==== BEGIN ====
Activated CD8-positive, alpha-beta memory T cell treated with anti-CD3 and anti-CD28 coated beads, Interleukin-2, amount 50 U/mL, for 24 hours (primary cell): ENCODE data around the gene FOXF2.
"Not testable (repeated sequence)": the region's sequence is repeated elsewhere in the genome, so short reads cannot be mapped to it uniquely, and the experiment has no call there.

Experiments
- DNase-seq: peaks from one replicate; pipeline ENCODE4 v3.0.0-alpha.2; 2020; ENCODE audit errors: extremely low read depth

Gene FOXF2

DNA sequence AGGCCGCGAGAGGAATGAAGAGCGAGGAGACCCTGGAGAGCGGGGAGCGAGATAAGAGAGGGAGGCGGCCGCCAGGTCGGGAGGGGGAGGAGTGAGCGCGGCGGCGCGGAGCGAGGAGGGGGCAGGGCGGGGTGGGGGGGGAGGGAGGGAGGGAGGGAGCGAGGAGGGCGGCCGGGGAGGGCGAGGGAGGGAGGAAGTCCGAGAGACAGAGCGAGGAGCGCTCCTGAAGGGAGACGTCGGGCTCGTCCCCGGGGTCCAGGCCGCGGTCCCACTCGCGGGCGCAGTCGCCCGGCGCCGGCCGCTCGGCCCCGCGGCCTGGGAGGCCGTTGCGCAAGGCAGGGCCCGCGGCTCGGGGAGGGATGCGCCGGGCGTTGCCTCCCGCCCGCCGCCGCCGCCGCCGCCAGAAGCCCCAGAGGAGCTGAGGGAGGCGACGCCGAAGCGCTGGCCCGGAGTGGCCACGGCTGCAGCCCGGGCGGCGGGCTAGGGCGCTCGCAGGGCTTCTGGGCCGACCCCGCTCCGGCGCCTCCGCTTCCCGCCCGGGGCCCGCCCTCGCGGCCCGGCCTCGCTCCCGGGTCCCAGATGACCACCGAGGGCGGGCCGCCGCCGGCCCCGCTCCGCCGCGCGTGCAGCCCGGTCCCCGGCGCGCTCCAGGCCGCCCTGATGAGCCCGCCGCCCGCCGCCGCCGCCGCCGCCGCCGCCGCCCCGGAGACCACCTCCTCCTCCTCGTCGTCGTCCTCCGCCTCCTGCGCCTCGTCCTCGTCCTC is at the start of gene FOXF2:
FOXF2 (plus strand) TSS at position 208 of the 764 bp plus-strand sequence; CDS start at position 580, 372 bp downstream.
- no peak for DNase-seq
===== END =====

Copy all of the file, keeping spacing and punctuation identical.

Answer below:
Activated CD8-positive, alpha-beta memory T cell treated with anti-CD3 and anti-CD28 coated beads, Interleukin-2, amount 50 U/mL, for 24 hours (primary cell): ENCODE data around the gene FOXF2.
"Not testable (repeated sequence)": the region's sequence is repeated elsewhere in the genome, so short reads cannot be mapped to it uniquely, and the experiment has no call there.

Experiments
- DNase-seq: peaks from one replicate; pipeline ENCODE4 v3.0.0-alpha.2; 2020; ENCODE audit errors: extremely low read depth

Gene FOXF2

DNA sequence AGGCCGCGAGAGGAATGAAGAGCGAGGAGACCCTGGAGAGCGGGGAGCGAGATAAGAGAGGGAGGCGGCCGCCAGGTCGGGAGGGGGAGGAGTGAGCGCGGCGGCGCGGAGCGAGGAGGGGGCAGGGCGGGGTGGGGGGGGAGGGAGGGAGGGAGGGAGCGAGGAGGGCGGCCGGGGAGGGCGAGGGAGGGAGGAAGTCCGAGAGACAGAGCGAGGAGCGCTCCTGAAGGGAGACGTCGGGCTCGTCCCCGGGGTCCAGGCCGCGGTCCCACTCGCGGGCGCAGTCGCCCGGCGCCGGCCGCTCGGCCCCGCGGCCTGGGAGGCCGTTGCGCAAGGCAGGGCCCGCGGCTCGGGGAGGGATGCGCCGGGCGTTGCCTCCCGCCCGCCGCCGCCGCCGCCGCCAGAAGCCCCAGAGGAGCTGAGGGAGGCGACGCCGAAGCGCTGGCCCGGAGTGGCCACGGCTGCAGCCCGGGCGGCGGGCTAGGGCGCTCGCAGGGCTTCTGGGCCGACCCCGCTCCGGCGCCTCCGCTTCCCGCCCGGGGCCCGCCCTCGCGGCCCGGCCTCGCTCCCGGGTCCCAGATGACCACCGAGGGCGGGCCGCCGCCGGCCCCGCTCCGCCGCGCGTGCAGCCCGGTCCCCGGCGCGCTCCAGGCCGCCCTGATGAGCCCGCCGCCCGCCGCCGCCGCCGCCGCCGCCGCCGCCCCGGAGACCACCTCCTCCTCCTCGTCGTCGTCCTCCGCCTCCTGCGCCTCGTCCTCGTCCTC is at the start of gene FOXF2:
FOXF2 (plus strand) TSS at position 208 of the 764 bp plus-strand sequence; CDS start at position 580, 372 bp downstream.
- no peak for DNase-seq